The Evolution of Japanese Text Setting in Western Idioms

Conference paper abstract

As the Japanese language has completely different syntax, vocabulary, accent patterns, and sounds from European languages, setting Western musical genres in Japanese text is not a simple translation exercise but requires consideration of phrase length, melody, rhythm, and semantics. In European languages, stress accents are often set on strong beats and higher, longer pitches. Japanese lacks stress accents; instead, each mora, or shortest prosodic unit, is spoken with the same duration. This characteristic results in a series of equally timed notes, which many composers try to vary but heavy metal artists exaggerate to simulate a machine-gun-like sound. Traditional Japanese music deals with these rhythmic issues through free rhythm, melismatic singing, and heterophony, which are often not compatible with most Western genres. Furthermore, Japanese contains pitch accents; if the melody veers too far from them, it can render the words not only awkward to sing but also unintelligible, given the large number of homonyms. When the linguist Kindaichi first heard the wartime song “Uta de yamaji no,” he mistook it for “Singing a song as I walked along the mountain path” rather than the text, “We will not stop fighting until we win,” because the composer had set the wrong morae on higher pitches.

While the impact of linguistics on traditional Japanese music has been studied by Takahashi (1932), Bekku (1977), and Koizumi (1980), there are far fewer studies on the impact of Japanese text on Western musical genres; most studies are historical (e.g., Eppstein and Miller on school songs) or ethnographic.

This paper will trace the establishment of Japanese songwriting practice in Western idioms in the Meiji (1868-1912) and Taisho (1912-26) periods. Christian missionaries arrived shortly after Commodore Perry, encouraging congregations to sing hymns in hastily translated Japanese. Similarly, when the Ministry of Education decided to educate Japanese schoolchildren in Western music, Scottish, German, and American songs were sung in translation. These hymns and school songs paid little heed to linguistic features, going against the natural pitch accents of the language. By the early 1900s, several Japanese musicians, most notably Yamada Kōsaku, had received musical instruction in Germany. Yamada set forth the practice of reflecting the natural pitch accent of the Japanese language in its melodic and rhythmic setting, following it to such an extreme that his songs often changed meter to accommodate the 7-5 mora structure of many Japanese texts (“Karatachi no Hana” and “Kono Michi”). Yamada used German Lied as his model, quoting Schumann in “Akatonbo,” despite the stark difference in the structure of the language to Japanese.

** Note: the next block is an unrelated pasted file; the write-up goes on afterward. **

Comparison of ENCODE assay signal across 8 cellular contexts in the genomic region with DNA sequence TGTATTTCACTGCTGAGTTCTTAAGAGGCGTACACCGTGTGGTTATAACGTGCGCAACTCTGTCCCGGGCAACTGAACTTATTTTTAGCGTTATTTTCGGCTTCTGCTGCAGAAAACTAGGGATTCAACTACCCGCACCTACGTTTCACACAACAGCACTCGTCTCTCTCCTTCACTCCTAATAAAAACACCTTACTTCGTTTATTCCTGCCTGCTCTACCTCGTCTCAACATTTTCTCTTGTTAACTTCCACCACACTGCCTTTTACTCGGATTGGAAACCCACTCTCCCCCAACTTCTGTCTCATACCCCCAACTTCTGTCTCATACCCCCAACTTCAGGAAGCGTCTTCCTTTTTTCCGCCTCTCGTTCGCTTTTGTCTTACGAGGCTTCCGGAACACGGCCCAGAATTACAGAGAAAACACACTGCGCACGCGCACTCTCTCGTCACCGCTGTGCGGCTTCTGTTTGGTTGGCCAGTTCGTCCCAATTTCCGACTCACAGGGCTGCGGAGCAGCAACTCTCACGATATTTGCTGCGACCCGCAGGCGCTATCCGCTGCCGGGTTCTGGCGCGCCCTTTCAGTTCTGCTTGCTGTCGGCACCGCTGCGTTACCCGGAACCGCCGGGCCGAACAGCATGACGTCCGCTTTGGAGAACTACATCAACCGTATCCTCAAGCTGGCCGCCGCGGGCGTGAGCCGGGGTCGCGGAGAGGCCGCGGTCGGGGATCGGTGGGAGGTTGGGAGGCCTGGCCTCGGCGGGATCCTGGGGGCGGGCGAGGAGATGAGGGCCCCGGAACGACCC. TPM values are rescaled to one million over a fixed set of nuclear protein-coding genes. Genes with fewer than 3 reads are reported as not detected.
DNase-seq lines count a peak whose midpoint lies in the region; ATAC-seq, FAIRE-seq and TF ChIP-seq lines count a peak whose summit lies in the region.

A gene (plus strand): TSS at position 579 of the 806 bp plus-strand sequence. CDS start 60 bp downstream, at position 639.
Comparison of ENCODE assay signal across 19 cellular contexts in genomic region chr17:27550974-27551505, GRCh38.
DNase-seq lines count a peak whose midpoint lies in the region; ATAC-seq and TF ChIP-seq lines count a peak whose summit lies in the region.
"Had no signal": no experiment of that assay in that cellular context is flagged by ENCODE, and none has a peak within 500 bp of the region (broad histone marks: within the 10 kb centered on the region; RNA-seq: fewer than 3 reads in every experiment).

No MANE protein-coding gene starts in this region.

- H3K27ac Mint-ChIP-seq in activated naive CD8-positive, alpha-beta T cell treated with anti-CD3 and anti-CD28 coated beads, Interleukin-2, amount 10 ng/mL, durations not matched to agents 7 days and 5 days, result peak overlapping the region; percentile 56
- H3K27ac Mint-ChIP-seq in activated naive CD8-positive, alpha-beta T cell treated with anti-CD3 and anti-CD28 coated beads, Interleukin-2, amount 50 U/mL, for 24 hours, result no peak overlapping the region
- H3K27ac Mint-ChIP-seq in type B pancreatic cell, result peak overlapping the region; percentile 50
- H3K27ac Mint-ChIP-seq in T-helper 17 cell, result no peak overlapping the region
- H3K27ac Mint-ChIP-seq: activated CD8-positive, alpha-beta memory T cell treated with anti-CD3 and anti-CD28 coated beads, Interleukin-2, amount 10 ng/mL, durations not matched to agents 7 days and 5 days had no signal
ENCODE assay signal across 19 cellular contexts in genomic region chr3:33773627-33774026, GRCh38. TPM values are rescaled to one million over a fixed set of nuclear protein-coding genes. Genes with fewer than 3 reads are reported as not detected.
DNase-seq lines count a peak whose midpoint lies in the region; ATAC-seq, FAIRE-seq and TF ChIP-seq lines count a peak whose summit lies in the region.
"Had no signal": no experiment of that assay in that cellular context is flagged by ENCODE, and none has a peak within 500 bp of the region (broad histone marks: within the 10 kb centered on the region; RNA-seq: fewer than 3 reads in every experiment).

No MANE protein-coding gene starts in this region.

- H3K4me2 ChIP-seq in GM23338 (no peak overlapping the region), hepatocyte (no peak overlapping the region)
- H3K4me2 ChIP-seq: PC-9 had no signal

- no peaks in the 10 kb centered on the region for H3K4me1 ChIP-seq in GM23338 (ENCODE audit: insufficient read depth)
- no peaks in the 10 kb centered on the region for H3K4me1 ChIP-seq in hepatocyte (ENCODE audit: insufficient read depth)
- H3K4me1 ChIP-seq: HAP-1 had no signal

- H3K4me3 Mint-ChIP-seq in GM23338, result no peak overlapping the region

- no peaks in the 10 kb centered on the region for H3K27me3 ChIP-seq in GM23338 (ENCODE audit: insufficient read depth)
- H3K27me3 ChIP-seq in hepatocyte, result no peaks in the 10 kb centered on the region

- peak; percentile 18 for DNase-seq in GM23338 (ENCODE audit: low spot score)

This text-setting style remained dominant until the rock era, which stimulated new debates about the suitability of Japanese in Western-style music. New methods of setting text to syncopations were developed by Happy End and Southern All Stars. The paper concludes with a consideration of measures taken by Japanese rappers, who not only had to contend with rhythmic issues but also invented ways to rhyme.

Noriko Manabe Contact nmanabe at gc dot cuny dot edu